Our first stop in Belgrade was the nearby Tesla museum – not very big, but nice explanations/demonstrations of the pros and cons and safety issues  of high and low voltage current, which made sense at the time but which I have now unfortunately forgotten. Apparently high voltage can be quite safe, as was convincingly demonstrated as we let high voltage sparks fly to our fingers.

In the evening I went to a small restaurant for an early evening meal  (Mike feeling unwell and staying at the hostel)-  and  tried the menu of the day consisting of a lovely chicken and vegetable soup, salad (which turned out to be a huge amount of finely shredded cabbage with vinegar on it), slices of coarse but tasty thickly sliced bread,  and goulash – chunky generously sized beef cubes in a thin broth with mashed potatoes. It was a huge meal – far more than I could eat – for the princely sum of 450 dinars ( there are 125 dinars to the Australian dollar –so the meal was $3.60).

I love the 100% accurate description of the Kampala minbus station in the Bradt Travel Guide for Uganda (minibuses are called taxis in Uganda – normal car type taxis are called “special” taxis). “Kampala’s minibus station was once the most chaotic in East Africa: several hundred minibuses, identical in appearance bar the odd bit of panel beating and no indication as to their destination, all sardine packed into a couple of acres of seething madness. To counter this, the city council built a second taxi station about 100m from the first – which means that Kampala now boasts the two most chaotic taxi parks in east Africa. “ Although I have caught mini taxis at the minibus station,  discovering how the guide negotiated the mayhem to identify the correct minbus remained a mystery.

Kampala minbus station

We (Freda, myself and guide Richard) went to the markets on Saturday ending week 1- it was much like any other market, only bigger. We were rather rushed through so I missed out on two choice photo opportunities – one of the stack of old-fashioned irons for sale (the ones that you put heated coals in) and one of a guy lounging on top of a large truckload of smelly rubbish. Then it was on to Mekele University, apparently once an African showpiece but now in desperate need of basic maintenance. There are a couple of churches in the university grounds and we came across three small groups of singers in and around the catholic church enthusiastically rehearsing portions of  the Hallejuhah chorus of Handel’s Messiah. What they lacked in quantity they made up for with quality – a pleasant diversion.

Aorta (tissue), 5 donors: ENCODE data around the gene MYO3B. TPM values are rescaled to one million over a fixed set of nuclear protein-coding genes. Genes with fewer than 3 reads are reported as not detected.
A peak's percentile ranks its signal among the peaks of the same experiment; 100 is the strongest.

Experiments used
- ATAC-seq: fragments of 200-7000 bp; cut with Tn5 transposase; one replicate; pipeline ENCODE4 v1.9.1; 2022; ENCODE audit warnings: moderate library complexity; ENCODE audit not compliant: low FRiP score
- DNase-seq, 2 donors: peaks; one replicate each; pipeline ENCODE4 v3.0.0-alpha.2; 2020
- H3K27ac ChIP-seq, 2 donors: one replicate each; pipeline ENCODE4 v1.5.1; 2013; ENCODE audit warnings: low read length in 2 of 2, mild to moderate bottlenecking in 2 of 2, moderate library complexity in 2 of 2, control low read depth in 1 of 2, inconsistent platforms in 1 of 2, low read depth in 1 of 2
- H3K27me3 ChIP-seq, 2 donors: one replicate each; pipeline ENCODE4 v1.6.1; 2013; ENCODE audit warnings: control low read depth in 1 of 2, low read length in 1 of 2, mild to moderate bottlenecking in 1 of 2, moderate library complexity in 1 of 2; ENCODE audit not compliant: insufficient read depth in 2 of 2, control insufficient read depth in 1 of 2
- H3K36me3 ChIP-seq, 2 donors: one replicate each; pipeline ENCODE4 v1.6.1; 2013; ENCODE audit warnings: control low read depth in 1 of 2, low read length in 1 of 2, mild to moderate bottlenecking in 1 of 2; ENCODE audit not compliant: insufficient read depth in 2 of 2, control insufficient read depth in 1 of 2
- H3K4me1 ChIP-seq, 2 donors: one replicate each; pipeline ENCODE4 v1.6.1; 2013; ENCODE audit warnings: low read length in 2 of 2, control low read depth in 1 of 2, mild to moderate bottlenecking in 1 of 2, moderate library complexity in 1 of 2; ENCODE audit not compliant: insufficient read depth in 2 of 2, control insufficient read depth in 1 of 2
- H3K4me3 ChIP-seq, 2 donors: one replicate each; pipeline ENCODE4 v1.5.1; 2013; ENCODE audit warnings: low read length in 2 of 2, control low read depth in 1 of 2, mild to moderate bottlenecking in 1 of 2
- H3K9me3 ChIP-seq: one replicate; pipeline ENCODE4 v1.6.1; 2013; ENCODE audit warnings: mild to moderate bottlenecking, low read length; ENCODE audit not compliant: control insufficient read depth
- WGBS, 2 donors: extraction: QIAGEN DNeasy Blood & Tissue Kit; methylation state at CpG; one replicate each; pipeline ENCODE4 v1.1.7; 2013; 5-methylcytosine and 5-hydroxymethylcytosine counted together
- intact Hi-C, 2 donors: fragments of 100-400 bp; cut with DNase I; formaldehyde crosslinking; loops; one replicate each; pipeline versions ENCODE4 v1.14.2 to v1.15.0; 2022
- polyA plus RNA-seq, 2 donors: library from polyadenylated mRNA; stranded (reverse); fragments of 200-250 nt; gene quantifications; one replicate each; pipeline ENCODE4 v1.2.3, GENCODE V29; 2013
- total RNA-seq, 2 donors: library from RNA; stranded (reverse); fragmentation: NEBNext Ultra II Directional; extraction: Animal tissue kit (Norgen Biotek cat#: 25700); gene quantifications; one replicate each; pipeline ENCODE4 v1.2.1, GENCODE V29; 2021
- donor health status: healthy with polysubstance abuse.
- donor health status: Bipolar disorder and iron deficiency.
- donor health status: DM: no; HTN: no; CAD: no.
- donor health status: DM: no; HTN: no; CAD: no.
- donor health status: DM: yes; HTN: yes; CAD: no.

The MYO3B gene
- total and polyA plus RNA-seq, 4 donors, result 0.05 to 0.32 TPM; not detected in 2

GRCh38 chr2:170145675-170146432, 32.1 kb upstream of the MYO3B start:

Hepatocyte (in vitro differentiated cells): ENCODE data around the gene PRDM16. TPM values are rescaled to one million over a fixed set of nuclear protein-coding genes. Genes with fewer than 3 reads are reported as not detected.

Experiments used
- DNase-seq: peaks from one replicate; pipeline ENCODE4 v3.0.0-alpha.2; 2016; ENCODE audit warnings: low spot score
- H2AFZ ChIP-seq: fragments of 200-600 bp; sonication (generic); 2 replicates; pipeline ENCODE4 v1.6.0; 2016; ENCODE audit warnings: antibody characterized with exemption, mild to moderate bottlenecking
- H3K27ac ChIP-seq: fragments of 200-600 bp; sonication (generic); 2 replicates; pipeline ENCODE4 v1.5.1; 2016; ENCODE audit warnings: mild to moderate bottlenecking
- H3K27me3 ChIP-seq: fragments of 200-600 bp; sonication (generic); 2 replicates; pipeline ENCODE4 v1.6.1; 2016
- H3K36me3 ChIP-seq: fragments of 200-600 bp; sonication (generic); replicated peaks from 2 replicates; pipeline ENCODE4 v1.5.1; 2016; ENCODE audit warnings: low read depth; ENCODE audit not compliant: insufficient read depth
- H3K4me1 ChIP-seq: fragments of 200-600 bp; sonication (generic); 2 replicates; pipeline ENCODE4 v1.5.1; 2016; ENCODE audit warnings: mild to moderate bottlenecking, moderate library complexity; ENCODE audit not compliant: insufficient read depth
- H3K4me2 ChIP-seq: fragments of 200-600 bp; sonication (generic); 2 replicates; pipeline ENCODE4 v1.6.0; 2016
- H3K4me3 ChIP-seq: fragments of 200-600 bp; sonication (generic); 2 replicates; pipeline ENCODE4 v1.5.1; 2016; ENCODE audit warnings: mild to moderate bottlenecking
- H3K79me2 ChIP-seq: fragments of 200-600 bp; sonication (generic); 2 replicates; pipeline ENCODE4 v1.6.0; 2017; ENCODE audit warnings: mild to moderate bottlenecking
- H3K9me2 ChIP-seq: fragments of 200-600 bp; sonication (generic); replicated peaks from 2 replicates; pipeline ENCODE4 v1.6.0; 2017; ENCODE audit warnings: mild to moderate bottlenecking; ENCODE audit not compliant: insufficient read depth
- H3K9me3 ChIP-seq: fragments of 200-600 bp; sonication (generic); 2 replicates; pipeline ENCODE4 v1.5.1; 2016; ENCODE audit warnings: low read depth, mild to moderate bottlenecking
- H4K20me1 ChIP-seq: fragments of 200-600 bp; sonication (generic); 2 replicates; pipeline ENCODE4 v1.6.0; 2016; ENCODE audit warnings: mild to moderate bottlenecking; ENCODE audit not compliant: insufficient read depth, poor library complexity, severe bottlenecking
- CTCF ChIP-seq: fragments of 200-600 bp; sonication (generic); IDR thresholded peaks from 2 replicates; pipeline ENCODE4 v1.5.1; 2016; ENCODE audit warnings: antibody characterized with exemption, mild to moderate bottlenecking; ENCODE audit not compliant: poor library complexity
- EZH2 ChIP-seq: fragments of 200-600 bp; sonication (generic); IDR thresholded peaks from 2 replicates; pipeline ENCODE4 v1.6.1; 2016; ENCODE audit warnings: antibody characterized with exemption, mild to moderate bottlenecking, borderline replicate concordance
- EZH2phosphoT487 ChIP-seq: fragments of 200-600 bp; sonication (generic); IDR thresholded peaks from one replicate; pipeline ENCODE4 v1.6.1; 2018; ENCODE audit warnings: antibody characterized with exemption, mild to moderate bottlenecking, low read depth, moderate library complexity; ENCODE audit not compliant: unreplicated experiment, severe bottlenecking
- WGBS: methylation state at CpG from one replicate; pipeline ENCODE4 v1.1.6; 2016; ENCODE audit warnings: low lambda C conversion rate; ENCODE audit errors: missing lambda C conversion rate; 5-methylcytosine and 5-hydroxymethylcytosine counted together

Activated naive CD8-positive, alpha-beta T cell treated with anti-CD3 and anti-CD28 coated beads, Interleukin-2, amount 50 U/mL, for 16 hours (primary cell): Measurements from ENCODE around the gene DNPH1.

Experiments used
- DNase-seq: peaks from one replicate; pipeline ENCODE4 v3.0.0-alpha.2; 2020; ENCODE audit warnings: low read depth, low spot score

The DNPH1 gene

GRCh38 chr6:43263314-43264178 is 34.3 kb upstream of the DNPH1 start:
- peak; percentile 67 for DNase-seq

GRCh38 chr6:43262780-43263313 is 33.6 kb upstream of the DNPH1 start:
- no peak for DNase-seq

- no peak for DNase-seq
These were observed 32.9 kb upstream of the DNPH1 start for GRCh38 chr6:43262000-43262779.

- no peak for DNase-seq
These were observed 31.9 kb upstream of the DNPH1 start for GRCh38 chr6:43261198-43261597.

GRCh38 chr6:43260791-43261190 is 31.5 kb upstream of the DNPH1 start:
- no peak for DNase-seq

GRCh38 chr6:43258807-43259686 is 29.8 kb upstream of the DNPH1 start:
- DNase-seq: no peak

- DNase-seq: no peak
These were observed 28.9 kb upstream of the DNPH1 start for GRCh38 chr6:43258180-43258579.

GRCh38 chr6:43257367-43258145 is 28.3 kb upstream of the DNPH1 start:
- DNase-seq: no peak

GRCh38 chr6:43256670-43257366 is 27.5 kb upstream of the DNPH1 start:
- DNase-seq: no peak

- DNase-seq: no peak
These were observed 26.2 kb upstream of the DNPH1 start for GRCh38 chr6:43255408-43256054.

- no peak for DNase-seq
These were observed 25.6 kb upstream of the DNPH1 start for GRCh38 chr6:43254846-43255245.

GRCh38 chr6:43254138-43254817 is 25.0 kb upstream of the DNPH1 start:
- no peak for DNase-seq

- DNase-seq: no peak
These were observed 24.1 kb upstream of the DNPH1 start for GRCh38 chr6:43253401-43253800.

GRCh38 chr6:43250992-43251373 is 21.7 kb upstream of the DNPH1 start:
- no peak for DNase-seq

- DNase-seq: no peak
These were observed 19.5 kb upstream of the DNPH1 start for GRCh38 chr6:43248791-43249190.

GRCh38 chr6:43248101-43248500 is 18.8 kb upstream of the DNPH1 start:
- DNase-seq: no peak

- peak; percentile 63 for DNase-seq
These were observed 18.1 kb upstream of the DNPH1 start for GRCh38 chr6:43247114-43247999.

On Sunday we went on a three hour bus trip to the town of guide Richard’s former school at Masaka. Apparently he had been invited there to give a speech to students who would be attending university next year. (Actually part of the reason for the trip was because Richard wanted to go but couldn’t afford the $10 to get there and back, so we agreed to pay his fare for him.) We made the obligatory stop at the monument on the equator en route – not much else there except for a few small tourist shops. There wasn’t much at Masaka either, other than a not-so-grand king’s palace of one of the nineteen kings in Uganda. It was a nice enough house, though certainly not palatial. We were able to look inside (the king was currently living elsewhere) after Richard arranged to pay the guard $5.00  – or at least as far as the main lounge room, complete with a pedestal fan, a 26 inch old style TV, and a vase of artificial red roses.

Palatial furnishings

The second volunteer week  at the Kampala school passed uneventfully bringing my volunteer stint to an end. I’m glad I did it and I’m glad I only signed on for two weeks (my English companion Freda signed up for 12 weeks!) I’ve eaten so much mashed boiled green banana (called matoke here) that I doubt I’ll ever feel the same way about bananas again (I used to love bananas).

White Water Rafting – Jinja

Nile River water starting a 6600km 4month journey from Lake Victoria to the Mediterrean.

I decided to make the most of my last two free days in Uganda  at the nearby town of Jinja, a popular tourist spot where the Nile River starts its 6600 km  journey from Lake Victoria to Egypt.  The opportunity to go white water rafting there was too good to let pass by.  After signing the mandatory waver form absolving the company from all liability in the event of injury, loss of life, etc., (using an Ipad on the minibus en route to the Adrift Rafting centre) I suspect a few of us had a twinge of concern about what we were letting ourselves in for.  About fifty of us assembled beside the river for an entertaining brief by a beefy Canadian called Josh, and then divided into whole/half day and extreme/moderate groups. Josh looked a little surprised when I opted for the extreme group, which didn’t do a lot for my confidence, and I wondered later whether that helped our raft get him as the most experienced guide – something along the lines of better to have someone very competent on the raft with the most lame ducks on board (ie those two slightly built girls from Slovakia who were also in our group).